The year started with a bang in early January with what turned out to be one of the high points of the year, my trip to the Dominican Republic for a Laser clinic and the Caribbean Midwinters in Cabarete. I was challenged by the awesome waves but in the process learned some things, broke some personal records (though not in a good way) and even had my fifteen seconds of glory. As I wrote back in January it was an "amazing, brilliant, challenging, draining, exhilarating, exhausting, exciting, humbling, inspiring, instructive, rewarding, scary, sunny, rainy, windy, wavy and totally worthwhile experience".
I was confined to virtual sailing in February and spent way too much time playing with Tacticat, the online sailing simulator. For a while I was one of the top-ranked players in the game and shared what little knowledge I had gained with fellow Tacticat sailors in a series of posts on Tillerman's Top Ten Tacticat Tactical Tips. They were...
- Get a Great Start
- Watch the Wind
- Stay out of Trouble
- Beware the Port Tack Layline
- Starboard Tack Danger
- Clear Air
- Downwind in Tacticat
Hmmm. Seems like there were only eight tips, not ten. I guess I knew less than I imagined.
In February and March I was somewhat distracted with the final stages of selling our old house in New Jersey which included dealing with a rash of problems found by the house inspection (there's what buried under the drive??????), throwing out twenty years of accumulated trash, packing way too much stuff that we should have thrown out, coping with the foibles of lawyers and real estate agents some of whom were supposed to be on our side, and all other sorts of related matters. I could have written many fascinating posts on the whole process but this isn't a house moving blog and there was too much of a risk that I would write something publicly that would only complicate matters even more. Somehow in the middle of all that I continued the final weeks of my training for the marathon.
By April I was living near my son in temporary accommodation in Massachusetts and was able to go out Lasering with him. Then it was off to England for the London Marathon, my third marathon and my first in a major city. I did finish but it was bloody hot on a sweltering day when over five thousand runners were treated by the ambulance service, over seventy ended up in hospital, and one died. My feelings about the experience are still very mixed and I'm not sure whether I will ever run another marathon.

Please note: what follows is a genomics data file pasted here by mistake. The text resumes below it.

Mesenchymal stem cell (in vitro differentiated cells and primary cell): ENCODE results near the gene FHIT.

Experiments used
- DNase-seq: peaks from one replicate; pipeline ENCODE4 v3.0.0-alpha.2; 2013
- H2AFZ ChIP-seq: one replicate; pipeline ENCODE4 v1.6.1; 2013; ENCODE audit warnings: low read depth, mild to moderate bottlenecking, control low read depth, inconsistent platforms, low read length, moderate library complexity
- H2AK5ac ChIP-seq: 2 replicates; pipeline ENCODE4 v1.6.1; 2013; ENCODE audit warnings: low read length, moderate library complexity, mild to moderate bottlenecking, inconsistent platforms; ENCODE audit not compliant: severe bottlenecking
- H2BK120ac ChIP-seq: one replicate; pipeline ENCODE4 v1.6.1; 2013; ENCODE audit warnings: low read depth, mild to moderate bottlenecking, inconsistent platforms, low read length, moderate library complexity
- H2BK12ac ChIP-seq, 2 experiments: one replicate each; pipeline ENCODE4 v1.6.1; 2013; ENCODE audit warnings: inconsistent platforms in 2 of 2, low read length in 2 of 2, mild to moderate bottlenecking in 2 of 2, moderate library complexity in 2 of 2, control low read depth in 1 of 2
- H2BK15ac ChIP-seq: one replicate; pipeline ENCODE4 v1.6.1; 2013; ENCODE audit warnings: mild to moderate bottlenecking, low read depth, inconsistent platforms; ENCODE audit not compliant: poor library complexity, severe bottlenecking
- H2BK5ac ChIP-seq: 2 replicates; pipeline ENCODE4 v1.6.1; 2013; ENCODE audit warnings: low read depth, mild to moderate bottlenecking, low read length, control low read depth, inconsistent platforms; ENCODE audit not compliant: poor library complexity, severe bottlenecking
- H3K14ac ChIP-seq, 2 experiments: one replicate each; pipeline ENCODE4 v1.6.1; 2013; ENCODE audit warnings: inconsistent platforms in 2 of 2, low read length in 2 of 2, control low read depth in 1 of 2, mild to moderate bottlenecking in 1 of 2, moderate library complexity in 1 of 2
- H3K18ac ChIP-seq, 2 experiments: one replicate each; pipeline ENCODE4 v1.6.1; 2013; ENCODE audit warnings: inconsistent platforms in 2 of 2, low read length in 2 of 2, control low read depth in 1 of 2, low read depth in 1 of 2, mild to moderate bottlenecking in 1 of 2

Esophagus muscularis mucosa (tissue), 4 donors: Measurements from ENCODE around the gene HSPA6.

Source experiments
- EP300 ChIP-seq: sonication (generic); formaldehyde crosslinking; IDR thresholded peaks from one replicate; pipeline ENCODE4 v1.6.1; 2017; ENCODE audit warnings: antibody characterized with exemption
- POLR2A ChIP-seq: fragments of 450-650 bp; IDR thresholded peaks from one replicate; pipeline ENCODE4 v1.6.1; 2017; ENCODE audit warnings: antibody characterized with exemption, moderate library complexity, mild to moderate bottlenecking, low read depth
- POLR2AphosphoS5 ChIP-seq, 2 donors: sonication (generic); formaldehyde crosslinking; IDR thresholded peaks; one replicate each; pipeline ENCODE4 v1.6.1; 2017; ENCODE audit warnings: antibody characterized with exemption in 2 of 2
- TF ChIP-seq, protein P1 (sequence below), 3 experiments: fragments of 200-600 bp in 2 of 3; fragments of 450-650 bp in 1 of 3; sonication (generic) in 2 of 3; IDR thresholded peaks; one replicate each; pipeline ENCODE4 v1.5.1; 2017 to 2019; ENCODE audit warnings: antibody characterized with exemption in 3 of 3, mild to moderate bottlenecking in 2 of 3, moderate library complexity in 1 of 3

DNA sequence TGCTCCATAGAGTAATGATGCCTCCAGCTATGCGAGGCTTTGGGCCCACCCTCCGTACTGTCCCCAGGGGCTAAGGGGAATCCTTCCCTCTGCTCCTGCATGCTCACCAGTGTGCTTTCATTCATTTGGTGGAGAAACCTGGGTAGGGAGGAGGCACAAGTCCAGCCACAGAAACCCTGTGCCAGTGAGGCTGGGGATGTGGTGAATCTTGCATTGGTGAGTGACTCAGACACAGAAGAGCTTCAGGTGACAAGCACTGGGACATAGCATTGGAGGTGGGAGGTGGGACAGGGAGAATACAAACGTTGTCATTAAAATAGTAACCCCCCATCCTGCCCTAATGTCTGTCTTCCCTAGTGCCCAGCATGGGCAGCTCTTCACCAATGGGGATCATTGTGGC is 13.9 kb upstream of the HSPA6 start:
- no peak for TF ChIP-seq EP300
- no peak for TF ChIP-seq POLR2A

In May I sailed in my first regatta of the year on the New England circuit and between house-hunting managed to fit in some Zen-like Laser practice. More importantly we found a house in Rhode Island that we wanted to buy, had our offer accepted and completed the purchase only two weeks later. Hooray. I am a Rhodilanda.
Then before I knew what had hit me it was June and I was off to one of the major events of the year, the Laser North Americans in Hyannis. In retrospect this was a totally ridiculous idea for all sorts of reasons, but I did have some awesome days, even though I was in the end totally humiliated.
In early July I had a blast sailing with my son at the Buzzards Bay Championship. Then on to the Newport Regatta where I had photographic evidence that I was faster than some of those hotshot kids, and at the end of the month to the Hyannis Regatta where I finally felt I had rediscovered my groove and I actually beat my nemesis, That Guy.
In August my son and I sailed the Buzzards Bay Regatta though we had one or two issues with a certain inedible uncrustable lunch snack and an overstressed regatta parking lot attendant. I'm glad my son was there, always fun playing mind games on him. I'm so mean. Then later in the month we both had some wild rides, and did a bit of swimming, at the Leukemia Cup in Bristol, on a day when NOAA had issued a Small Craft Advisory for Rhode Island waters.
Early September I sailed the New England Masters out of Third Beach in Newport, one of my favorite places to sail. And then my son took me up to sail in a series he had discovered in 2006, the Ponce de Leon Dinghy Series in Marblehead. I won one race and came second overall for the day. Woohoo! I actually won a trophy, the only one all season. But that's OK.
A summer with more Laser regattas against tough competition than I had ever sailed before. Excellent preparation for my trip to Spain in late September and early October for the Laser Masters Worlds, which turned out to be the largest Laser regatta in the entire history of the universe. A truly amazing experience, a long week of competition in all kinds of conditions, sometimes frustrating, always challenging. But I finally achieved my goal, after 26 years of Laser sailing, of finishing in the top half of my age group fleet at a Masters Worlds.
Looking back on the year I think there were three keys to the progress I made. Starting the year with the practice and racing in big waves in Cabarete, moving to Rhode Island so that I was able to sail so many regattas on the sea (as opposed to my former sailing life predominantly on inland lakes), and the focus on Laser sailing to the exclusion of other classes.
So what comes next? I will be back in Cabarete in January and then there is another Laser Masters World Championship in Australia in February. It never stops. It's a tough life. But somebody has to do it.